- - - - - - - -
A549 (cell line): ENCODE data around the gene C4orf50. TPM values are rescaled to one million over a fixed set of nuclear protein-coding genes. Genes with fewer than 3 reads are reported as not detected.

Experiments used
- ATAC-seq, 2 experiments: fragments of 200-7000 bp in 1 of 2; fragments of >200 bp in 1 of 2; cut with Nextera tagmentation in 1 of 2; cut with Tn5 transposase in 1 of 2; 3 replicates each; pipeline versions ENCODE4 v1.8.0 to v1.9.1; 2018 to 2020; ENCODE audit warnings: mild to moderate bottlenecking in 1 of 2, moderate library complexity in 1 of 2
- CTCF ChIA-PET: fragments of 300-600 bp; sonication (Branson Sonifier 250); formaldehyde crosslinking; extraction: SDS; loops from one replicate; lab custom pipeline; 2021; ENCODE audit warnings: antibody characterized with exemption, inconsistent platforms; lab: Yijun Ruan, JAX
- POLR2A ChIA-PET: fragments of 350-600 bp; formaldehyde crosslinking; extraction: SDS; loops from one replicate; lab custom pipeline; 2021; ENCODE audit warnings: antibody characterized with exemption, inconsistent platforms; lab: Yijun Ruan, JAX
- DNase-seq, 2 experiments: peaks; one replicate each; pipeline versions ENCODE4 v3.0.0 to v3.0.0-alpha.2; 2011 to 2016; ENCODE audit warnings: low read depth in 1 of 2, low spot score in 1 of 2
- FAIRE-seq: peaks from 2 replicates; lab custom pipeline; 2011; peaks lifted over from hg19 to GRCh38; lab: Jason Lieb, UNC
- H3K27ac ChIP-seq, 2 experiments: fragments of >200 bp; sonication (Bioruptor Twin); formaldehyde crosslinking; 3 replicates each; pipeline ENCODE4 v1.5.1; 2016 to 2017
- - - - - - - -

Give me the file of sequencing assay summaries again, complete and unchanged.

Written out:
A549 (cell line): ENCODE data around the gene C4orf50. TPM values are rescaled to one million over a fixed set of nuclear protein-coding genes. Genes with fewer than 3 reads are reported as not detected.

Experiments used
- ATAC-seq, 2 experiments: fragments of 200-7000 bp in 1 of 2; fragments of >200 bp in 1 of 2; cut with Nextera tagmentation in 1 of 2; cut with Tn5 transposase in 1 of 2; 3 replicates each; pipeline versions ENCODE4 v1.8.0 to v1.9.1; 2018 to 2020; ENCODE audit warnings: mild to moderate bottlenecking in 1 of 2, moderate library complexity in 1 of 2
- CTCF ChIA-PET: fragments of 300-600 bp; sonication (Branson Sonifier 250); formaldehyde crosslinking; extraction: SDS; loops from one replicate; lab custom pipeline; 2021; ENCODE audit warnings: antibody characterized with exemption, inconsistent platforms; lab: Yijun Ruan, JAX
- POLR2A ChIA-PET: fragments of 350-600 bp; formaldehyde crosslinking; extraction: SDS; loops from one replicate; lab custom pipeline; 2021; ENCODE audit warnings: antibody characterized with exemption, inconsistent platforms; lab: Yijun Ruan, JAX
- DNase-seq, 2 experiments: peaks; one replicate each; pipeline versions ENCODE4 v3.0.0 to v3.0.0-alpha.2; 2011 to 2016; ENCODE audit warnings: low read depth in 1 of 2, low spot score in 1 of 2
- FAIRE-seq: peaks from 2 replicates; lab custom pipeline; 2011; peaks lifted over from hg19 to GRCh38; lab: Jason Lieb, UNC
- H3K27ac ChIP-seq, 2 experiments: fragments of >200 bp; sonication (Bioruptor Twin); formaldehyde crosslinking; 3 replicates each; pipeline ENCODE4 v1.5.1; 2016 to 2017